Senate minority leader Mitch McConnell tells National Review that Steven Miller, the acting head of the Internal Revenue Service, should step down.
“He should resign,” the senator says. “Believe me, if this was a Republican administration doing all this, the New York Times and Washington Post would be in absolute meltdown.”
President Obama, he adds, shouldn’t escape blame: “They all take their cues from the tone expressed by the president, and he’s made it clear that this administration is perfectly willing to crack down on critics.”
Miller worked as a deputy commissioner of the IRS under Douglas Shulman, who ran the agency from 2008 to late 2012. He and Shulman have been the focus of public outrage over the IRS’s targeting of conservative groups.
McConnell also says that the resignation of top officials, though recommended, won’t alleviate the Obama administration’s IRS headache. Congressional leaders are only beginning to delve into what happened, and investigations and hearings are being planned.
“This is just getting started,” he tells me. “Finally, people get it. This is a lot bigger than just one person. This a whole effort by the administration, across the board, to squelch their opponents, to shut them up, and, finally, they’ve done it in a way that will allow us to call attention to it nationwide.”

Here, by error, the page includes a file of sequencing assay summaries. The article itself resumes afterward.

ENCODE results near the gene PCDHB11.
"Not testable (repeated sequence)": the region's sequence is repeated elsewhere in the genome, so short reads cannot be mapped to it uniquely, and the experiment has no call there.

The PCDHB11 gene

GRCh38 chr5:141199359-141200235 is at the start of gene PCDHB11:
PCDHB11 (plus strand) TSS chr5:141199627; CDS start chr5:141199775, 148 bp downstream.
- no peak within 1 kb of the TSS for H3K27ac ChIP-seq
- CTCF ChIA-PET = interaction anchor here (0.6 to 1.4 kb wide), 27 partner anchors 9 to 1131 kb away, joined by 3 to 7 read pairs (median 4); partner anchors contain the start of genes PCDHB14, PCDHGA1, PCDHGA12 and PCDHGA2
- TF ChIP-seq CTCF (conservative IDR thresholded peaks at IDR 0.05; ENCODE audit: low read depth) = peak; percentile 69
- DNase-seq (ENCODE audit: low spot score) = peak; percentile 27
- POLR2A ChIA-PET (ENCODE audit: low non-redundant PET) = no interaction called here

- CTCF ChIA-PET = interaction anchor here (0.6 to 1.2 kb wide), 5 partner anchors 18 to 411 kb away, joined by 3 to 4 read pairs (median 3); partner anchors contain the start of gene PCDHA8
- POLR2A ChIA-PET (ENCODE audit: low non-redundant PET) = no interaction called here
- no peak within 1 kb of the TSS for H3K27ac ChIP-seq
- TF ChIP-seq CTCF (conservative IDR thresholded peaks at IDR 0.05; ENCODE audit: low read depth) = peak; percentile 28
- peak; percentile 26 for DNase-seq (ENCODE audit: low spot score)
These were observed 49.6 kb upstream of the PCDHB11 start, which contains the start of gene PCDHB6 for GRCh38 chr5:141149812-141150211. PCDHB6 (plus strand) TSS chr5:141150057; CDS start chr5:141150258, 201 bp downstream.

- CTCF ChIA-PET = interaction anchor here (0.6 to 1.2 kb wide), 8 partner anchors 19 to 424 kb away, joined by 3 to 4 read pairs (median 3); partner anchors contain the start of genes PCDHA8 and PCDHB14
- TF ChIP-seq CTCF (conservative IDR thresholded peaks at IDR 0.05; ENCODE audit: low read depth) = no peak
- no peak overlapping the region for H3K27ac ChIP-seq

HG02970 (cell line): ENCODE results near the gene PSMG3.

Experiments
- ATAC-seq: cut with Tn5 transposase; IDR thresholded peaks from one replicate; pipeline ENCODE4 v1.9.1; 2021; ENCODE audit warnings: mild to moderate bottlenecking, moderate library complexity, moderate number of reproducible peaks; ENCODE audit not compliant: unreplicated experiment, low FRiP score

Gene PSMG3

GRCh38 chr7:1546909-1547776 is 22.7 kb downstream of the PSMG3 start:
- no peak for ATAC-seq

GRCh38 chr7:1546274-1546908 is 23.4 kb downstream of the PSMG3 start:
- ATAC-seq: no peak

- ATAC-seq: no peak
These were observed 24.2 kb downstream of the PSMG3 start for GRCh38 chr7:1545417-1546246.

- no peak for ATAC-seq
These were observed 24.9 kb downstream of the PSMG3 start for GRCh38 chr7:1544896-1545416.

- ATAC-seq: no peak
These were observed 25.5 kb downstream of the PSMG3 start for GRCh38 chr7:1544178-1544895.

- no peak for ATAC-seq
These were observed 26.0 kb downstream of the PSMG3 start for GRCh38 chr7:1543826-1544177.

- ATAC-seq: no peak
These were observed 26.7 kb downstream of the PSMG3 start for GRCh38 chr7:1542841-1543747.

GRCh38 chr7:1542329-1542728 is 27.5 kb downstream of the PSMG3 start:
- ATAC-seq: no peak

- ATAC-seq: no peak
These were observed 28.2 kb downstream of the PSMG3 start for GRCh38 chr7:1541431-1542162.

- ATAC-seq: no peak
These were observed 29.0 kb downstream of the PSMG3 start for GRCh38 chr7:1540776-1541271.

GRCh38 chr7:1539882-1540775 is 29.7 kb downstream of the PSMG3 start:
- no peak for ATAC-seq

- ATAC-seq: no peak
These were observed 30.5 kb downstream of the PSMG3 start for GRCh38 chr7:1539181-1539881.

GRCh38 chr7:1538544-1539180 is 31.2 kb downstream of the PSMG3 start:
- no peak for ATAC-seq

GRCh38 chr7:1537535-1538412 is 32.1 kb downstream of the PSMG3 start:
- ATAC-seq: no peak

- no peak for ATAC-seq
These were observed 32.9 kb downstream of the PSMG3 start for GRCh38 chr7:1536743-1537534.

McConnell is open to the idea of a special prosecutor, but he hasn’t decided whether to ask for an appointment. “We will have to see how things develop,” he says. “But, finally, they overstepped in a way people can identify with. Everybody knows the power of the IRS, and it’s about time they, in effect, got caught in a way that the American public fully understands.”
“I cannot resist the temptation to say, ‘I told you so,’” he says, citing his work as a longtime critic of the administration’s efforts to regulate political speech. “I zeroed in on this last summer after reports of this intimidation surfaced in Kentucky and elsewhere. I’ve been warning about this for years. In fact, I launched a campaign on this issue last year, and the Washington Post dismissed it as a bunch of red herrings. Now we know it’s not a red herring, it’s the real deal.”
“The whole effort by the administration to silence their enemies is going on across the board — at the FEC, the FCC, the SEC, and the HHS,” he says. And the legislative vehicle for those efforts, the DISCLOSE Act, which would require more openness about campaign spending, “should go nowhere.”